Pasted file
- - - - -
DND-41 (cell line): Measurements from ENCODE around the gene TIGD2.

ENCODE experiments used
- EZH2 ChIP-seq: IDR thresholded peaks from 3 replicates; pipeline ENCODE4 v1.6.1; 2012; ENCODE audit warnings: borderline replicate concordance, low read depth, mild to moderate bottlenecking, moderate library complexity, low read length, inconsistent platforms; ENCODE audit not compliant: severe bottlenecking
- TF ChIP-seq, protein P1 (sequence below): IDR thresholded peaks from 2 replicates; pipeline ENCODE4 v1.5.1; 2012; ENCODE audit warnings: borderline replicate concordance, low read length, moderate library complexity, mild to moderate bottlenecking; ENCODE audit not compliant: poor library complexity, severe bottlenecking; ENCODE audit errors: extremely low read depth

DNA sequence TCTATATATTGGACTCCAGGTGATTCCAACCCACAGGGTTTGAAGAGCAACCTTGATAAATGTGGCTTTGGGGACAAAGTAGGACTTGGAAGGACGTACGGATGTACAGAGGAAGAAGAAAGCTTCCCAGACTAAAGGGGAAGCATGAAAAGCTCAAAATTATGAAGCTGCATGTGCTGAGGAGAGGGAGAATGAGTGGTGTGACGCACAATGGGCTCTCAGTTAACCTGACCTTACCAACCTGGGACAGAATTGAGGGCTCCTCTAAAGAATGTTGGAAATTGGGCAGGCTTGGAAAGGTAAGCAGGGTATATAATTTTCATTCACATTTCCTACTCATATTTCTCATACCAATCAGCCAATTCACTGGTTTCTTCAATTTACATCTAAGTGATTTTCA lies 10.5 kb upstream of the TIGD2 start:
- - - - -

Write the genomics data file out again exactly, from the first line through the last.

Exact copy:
DND-41 (cell line): Measurements from ENCODE around the gene TIGD2.

ENCODE experiments used
- EZH2 ChIP-seq: IDR thresholded peaks from 3 replicates; pipeline ENCODE4 v1.6.1; 2012; ENCODE audit warnings: borderline replicate concordance, low read depth, mild to moderate bottlenecking, moderate library complexity, low read length, inconsistent platforms; ENCODE audit not compliant: severe bottlenecking
- TF ChIP-seq, protein P1 (sequence below): IDR thresholded peaks from 2 replicates; pipeline ENCODE4 v1.5.1; 2012; ENCODE audit warnings: borderline replicate concordance, low read length, moderate library complexity, mild to moderate bottlenecking; ENCODE audit not compliant: poor library complexity, severe bottlenecking; ENCODE audit errors: extremely low read depth

DNA sequence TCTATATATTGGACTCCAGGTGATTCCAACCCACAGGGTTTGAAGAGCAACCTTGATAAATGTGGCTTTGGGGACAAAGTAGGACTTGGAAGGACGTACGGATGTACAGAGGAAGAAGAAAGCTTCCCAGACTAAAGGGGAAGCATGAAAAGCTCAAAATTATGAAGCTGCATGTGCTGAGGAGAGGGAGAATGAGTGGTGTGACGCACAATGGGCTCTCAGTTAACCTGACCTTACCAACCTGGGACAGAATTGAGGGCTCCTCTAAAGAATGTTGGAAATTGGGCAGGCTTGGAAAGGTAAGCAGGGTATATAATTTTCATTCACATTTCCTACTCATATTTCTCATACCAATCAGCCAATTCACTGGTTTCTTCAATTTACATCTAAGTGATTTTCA lies 10.5 kb upstream of the TIGD2 start: